Article:
  An Exception Handling Framework for J2EE Applications
Subject:   useful ideas
Date:   2006-02-13 02:38:01
From:   dario_
Response to: useful ideas

I see your point and I understand code will actualy throw derived exceptions, and that by itself is good enough. What I also see is that if I just make a find and replace of BaseAppException for Exception, the design and architecture of the app stay the same, so the need for the BaseAppException is only to differentiate the exceptions that come from my services from the ones that come from third party services and J2SE itself. Not saying that that goal is not enough, just that I feel that all my methods are defined as if they were throwing 'Exception'. May be i'm missing something, but on the other hand, I don't think there's a perfect solution, so this one is good enough for me if I add another rule: if an exception in a method depends on the 'implementation' of the method and not on the concept of the method, wrap it in RuntimeExceptions. This way, if for example I change a File based implementation for a JDBC based implementation, the caller sees no change. After all, the caller has no idea if the implementation, so why would it need to catch the implementation dependent exception?
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  • useful ideas
    2006-02-13 03:51:31  Shrik [View]

    What I also see is that if I just make a find and replace of BaseAppException for Exception, the design and architecture of the app stay the same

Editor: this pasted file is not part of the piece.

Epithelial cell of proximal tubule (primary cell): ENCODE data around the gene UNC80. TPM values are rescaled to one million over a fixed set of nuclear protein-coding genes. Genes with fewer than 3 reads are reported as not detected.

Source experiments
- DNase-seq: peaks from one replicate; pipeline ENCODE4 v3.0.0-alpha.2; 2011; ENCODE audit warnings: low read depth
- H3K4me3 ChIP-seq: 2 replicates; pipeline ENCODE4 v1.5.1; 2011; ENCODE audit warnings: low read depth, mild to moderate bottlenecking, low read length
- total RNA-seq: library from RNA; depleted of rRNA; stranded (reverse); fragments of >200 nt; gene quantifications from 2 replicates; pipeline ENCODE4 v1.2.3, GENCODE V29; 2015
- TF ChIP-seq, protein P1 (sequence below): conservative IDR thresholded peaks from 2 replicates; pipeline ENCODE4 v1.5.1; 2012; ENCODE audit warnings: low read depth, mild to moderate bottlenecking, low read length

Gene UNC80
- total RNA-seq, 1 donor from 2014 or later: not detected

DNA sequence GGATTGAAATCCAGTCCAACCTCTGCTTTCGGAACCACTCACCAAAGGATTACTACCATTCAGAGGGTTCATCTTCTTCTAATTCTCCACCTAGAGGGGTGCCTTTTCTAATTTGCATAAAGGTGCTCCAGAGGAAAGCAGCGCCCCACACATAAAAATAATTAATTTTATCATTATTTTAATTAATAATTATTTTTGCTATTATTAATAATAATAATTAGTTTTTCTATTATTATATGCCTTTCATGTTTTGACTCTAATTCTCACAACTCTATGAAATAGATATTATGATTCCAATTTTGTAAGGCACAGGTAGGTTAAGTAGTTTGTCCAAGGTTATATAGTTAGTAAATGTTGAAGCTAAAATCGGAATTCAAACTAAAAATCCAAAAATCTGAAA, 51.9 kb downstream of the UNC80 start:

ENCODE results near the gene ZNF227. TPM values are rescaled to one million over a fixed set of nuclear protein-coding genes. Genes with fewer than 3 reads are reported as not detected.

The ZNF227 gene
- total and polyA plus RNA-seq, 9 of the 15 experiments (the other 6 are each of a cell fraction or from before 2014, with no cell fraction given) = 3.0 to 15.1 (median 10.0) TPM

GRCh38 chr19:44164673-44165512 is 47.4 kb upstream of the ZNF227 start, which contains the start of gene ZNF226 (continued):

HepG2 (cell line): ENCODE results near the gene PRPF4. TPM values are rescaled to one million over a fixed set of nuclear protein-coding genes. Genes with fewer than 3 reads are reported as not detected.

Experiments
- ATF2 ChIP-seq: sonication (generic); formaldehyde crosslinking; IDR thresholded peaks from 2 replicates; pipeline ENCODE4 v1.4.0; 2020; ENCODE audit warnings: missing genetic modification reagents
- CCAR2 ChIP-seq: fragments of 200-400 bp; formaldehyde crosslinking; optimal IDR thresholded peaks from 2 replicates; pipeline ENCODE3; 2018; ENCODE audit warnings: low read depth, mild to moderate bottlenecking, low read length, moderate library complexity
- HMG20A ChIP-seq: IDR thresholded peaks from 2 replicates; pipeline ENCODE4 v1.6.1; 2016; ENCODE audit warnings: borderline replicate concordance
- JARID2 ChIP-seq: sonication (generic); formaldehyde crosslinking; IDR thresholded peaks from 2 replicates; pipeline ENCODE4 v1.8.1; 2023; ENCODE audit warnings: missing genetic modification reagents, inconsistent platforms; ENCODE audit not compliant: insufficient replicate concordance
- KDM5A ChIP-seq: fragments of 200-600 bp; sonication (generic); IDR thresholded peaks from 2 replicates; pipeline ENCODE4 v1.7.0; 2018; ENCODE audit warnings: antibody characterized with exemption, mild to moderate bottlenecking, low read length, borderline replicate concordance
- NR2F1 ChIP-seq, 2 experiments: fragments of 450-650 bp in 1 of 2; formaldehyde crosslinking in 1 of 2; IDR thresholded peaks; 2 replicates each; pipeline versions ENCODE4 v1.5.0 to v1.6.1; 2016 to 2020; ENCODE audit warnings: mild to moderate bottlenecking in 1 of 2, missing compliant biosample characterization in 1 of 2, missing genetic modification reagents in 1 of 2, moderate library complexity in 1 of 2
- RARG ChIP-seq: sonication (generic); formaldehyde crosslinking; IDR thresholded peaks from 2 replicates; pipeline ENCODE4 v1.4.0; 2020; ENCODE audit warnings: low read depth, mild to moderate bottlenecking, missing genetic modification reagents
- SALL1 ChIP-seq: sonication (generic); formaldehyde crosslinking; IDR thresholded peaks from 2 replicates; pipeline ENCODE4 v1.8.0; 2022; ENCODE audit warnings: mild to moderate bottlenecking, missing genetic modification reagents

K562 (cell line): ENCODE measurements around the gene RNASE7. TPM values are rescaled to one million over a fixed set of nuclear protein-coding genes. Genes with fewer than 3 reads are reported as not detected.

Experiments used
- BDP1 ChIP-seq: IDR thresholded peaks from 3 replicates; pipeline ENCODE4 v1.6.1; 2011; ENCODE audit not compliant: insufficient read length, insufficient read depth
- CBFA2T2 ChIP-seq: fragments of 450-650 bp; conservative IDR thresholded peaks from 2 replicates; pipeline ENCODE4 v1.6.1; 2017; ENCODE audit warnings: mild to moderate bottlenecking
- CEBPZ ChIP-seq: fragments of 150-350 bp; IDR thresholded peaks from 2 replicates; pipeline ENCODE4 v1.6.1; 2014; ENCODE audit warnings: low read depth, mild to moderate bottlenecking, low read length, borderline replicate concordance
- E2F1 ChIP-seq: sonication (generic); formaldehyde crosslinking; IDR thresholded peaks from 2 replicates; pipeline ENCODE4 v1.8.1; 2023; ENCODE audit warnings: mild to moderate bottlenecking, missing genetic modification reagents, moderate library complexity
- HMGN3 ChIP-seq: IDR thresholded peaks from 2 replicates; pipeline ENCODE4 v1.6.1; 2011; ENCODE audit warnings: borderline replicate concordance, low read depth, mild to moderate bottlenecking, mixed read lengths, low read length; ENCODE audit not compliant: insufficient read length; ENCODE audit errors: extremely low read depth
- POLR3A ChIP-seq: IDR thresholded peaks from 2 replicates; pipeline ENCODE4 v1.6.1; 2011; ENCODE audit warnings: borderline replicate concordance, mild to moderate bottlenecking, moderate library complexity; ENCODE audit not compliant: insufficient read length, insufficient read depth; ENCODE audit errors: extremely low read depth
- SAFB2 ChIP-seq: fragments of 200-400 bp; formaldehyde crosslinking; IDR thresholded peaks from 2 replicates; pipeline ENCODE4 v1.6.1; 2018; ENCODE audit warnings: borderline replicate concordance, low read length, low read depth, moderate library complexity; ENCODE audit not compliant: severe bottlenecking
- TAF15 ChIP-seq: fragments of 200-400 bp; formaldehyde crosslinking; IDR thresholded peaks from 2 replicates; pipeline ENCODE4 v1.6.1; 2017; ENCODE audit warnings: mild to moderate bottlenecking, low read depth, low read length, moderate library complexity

I am afraid that design and architecture will not remain same. BaseAppException explicitely deals with checked exceptions for an application. When you talk about using Exception, it's a base class for RuntimeException (unchecked exception) as well as other checked exceptions. By using the abstraction of BaseAppException we are clearly mentioning that framework will handle all checked exceptions which derive from BaseAppException. It's definitely not a contract for RuntimeExceptionS.

    This way, if for example I change a File based implementation for a JDBC based implementation, the caller sees no change.

    In my view you can throw checked exceptions too from data-access layer if root cause of them is recoverable. For instance if there is Unique Constraint Violation or StaleData problem while updating a record, you'd still like to show a friendly message to the end user as they are recoverable and user can try again. However important point here to note is that exception thrown shouldn't be third party dependendent. Which means that even if you are using JDBC or Hibernate as data-access implementation, exceptions thrown from the data-access interface should be independent from these implementations or in other words should not be dependent on JDBC or Hibernate. These exceptions will again be inherited from the derived class (say DBException) of BaseAppException and will be meaningful exceptions wrapping the root cause. Based on error code you get from SQLException or HibernateException, you can create your own user-friendly exceptions like UniqueConstraintViolationException or StaleDataException which will be recoverable for the application. These exceptions will defintely contain the root cause for logging purposes. If you check the exception handling in Spring framework, you will find similar concept. Only difference is that in Spring every exception is unchecked exception which is not the case for this framework.

    Again I would like to remind you that the basis of creating RuntimeException is -- whether the exception in question is recoverable or not. If it's fatal and end-user can't do anything with it, it should be a RuntimeException otherwise should be a checked exeption (derived class of BaseAppException) only.